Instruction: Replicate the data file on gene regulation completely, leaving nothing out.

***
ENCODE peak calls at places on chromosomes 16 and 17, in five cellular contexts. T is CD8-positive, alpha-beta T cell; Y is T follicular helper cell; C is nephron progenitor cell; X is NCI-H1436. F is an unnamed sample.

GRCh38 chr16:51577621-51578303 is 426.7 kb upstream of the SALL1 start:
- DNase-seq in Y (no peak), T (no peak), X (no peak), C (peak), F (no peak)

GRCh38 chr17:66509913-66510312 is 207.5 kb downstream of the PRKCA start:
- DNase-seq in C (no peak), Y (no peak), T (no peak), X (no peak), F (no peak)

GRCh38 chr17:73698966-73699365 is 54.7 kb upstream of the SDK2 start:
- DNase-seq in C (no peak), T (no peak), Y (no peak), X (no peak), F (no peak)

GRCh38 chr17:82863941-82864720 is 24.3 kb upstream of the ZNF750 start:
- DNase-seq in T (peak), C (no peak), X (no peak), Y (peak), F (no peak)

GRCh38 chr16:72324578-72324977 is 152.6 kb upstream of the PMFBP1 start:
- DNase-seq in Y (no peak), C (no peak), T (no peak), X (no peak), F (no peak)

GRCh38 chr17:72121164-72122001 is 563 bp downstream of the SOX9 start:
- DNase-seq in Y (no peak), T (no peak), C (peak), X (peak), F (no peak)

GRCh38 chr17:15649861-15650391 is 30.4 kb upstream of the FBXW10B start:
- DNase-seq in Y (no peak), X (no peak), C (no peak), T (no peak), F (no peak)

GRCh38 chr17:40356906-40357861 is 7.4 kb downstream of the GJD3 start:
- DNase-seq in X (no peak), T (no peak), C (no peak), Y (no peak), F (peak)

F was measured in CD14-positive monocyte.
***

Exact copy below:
ENCODE peak calls at places on chromosomes 16 and 17, in five cellular contexts. T is CD8-positive, alpha-beta T cell; Y is T follicular helper cell; C is nephron progenitor cell; X is NCI-H1436. F is an unnamed sample.

GRCh38 chr16:51577621-51578303 is 426.7 kb upstream of the SALL1 start:
- DNase-seq in Y (no peak), T (no peak), X (no peak), C (peak), F (no peak)

GRCh38 chr17:66509913-66510312 is 207.5 kb downstream of the PRKCA start:
- DNase-seq in C (no peak), Y (no peak), T (no peak), X (no peak), F (no peak)

GRCh38 chr17:73698966-73699365 is 54.7 kb upstream of the SDK2 start:
- DNase-seq in C (no peak), T (no peak), Y (no peak), X (no peak), F (no peak)

GRCh38 chr17:82863941-82864720 is 24.3 kb upstream of the ZNF750 start:
- DNase-seq in T (peak), C (no peak), X (no peak), Y (peak), F (no peak)

GRCh38 chr16:72324578-72324977 is 152.6 kb upstream of the PMFBP1 start:
- DNase-seq in Y (no peak), C (no peak), T (no peak), X (no peak), F (no peak)

GRCh38 chr17:72121164-72122001 is 563 bp downstream of the SOX9 start:
- DNase-seq in Y (no peak), T (no peak), C (peak), X (peak), F (no peak)

GRCh38 chr17:15649861-15650391 is 30.4 kb upstream of the FBXW10B start:
- DNase-seq in Y (no peak), X (no peak), C (no peak), T (no peak), F (no peak)

GRCh38 chr17:40356906-40357861 is 7.4 kb downstream of the GJD3 start:
- DNase-seq in X (no peak), T (no peak), C (no peak), Y (no peak), F (peak)

F was measured in CD14-positive monocyte.